Jonathan Bennett

in The Act Itself

Published in print March 1998 | ISBN: 9780198237914
Published online November 2003 | e-ISBN: 9780191597077 | DOI:

Show Summary Details


If making/allowing lacks basic moral significance, morality seems to be terribly demanding. It could be demanding in either of two ways: by answering too many practical questions, leaving too few to be resolved on non‐moral grounds, or by thwarting too many of our natural, non‐moral desires. The former is irrelevant to making/allowing but the ‘thwarting’ kind of demandingness is not, and attempts by Bentham, Mill, and Sidgwick to fend off the threat are failures. The ‘thwarting’ threat might be countered by adopting a morality that requires or permits more attention to one's own interests than to others’, but when that is combined with the moral neutrality of making/allowing, the result is requirement or permission for behaviour that no decent person would agree to.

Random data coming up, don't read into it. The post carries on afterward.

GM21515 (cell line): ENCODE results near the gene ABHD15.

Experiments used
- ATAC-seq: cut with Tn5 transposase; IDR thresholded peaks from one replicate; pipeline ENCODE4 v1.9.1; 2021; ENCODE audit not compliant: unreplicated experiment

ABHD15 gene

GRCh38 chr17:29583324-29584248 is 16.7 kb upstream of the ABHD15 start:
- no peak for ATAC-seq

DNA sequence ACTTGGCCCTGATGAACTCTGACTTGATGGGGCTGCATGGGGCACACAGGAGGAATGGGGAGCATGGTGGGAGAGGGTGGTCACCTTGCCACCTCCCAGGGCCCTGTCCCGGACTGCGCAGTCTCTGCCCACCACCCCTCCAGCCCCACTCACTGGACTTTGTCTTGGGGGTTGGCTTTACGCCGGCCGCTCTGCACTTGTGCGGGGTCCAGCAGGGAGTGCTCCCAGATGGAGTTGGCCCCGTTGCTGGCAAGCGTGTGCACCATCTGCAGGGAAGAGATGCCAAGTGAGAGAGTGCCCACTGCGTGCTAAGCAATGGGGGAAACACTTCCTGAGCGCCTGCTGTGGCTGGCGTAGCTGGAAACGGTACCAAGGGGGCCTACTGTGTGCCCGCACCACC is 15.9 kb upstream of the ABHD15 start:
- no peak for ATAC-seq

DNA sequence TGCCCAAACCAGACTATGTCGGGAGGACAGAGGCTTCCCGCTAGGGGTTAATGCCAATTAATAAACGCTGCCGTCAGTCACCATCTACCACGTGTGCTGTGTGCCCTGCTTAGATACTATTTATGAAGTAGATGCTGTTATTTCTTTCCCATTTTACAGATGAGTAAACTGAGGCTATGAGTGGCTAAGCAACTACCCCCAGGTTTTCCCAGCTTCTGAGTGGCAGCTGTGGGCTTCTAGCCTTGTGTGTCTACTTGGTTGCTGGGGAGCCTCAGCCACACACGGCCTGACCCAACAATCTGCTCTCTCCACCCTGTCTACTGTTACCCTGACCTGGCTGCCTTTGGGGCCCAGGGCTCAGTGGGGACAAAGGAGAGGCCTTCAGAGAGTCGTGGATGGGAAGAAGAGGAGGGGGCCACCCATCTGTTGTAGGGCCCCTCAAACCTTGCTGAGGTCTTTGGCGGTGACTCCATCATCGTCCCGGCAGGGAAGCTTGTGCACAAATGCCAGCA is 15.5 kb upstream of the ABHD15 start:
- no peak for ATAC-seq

Keywords: Bentham; demandingness; demands; Mill; self‐interest; Sidgwick

Chapter.  9203 words. 

Subjects: Moral Philosophy

Full text: subscription required

How to subscribe Recommend to my Librarian

Buy this work at Oxford University Press »

Users without a subscription are not able to see the full content. Please, subscribe or login to access all content.